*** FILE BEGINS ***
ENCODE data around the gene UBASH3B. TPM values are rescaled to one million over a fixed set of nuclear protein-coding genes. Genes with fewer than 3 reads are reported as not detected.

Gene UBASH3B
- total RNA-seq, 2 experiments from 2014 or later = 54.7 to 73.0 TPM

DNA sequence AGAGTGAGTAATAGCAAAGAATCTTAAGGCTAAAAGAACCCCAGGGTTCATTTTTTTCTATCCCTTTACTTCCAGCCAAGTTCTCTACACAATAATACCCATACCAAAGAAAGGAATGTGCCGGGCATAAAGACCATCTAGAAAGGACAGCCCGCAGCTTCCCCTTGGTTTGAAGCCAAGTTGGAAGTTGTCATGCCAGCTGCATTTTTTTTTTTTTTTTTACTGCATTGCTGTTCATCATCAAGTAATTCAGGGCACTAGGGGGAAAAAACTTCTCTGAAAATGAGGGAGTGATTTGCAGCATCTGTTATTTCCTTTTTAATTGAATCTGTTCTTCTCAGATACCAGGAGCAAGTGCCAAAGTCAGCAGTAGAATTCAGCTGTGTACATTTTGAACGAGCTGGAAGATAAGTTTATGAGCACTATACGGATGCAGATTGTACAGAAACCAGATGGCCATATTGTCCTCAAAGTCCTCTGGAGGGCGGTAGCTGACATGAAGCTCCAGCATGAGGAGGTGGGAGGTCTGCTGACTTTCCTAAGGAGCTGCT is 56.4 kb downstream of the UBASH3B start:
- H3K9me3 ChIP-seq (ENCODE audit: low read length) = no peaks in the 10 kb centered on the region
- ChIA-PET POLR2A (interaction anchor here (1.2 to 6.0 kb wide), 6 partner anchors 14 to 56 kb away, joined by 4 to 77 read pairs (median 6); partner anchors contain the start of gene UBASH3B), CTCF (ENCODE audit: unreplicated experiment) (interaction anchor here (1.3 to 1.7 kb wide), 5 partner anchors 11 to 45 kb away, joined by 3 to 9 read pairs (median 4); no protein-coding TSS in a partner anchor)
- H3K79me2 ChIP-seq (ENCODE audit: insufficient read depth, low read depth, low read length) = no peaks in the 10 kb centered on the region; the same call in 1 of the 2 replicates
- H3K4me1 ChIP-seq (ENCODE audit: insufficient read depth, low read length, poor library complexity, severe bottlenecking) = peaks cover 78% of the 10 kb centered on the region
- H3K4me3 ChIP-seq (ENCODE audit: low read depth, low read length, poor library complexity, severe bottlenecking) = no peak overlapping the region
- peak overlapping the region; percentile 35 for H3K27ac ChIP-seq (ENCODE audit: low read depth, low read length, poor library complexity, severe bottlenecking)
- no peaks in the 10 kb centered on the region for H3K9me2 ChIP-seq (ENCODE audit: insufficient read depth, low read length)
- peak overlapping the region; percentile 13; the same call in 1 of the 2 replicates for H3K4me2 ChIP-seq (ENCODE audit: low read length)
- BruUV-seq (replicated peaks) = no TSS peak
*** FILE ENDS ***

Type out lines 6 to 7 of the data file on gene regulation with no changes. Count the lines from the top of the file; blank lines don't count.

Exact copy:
- ChIA-PET POLR2A (interaction anchor here (1.2 to 6.0 kb wide), 6 partner anchors 14 to 56 kb away, joined by 4 to 77 read pairs (median 6); partner anchors contain the start of gene UBASH3B), CTCF (ENCODE audit: unreplicated experiment) (interaction anchor here (1.3 to 1.7 kb wide), 5 partner anchors 11 to 45 kb away, joined by 3 to 9 read pairs (median 4); no protein-coding TSS in a partner anchor)
- H3K79me2 ChIP-seq (ENCODE audit: insufficient read depth, low read depth, low read length) = no peaks in the 10 kb centered on the region; the same call in 1 of the 2 replicates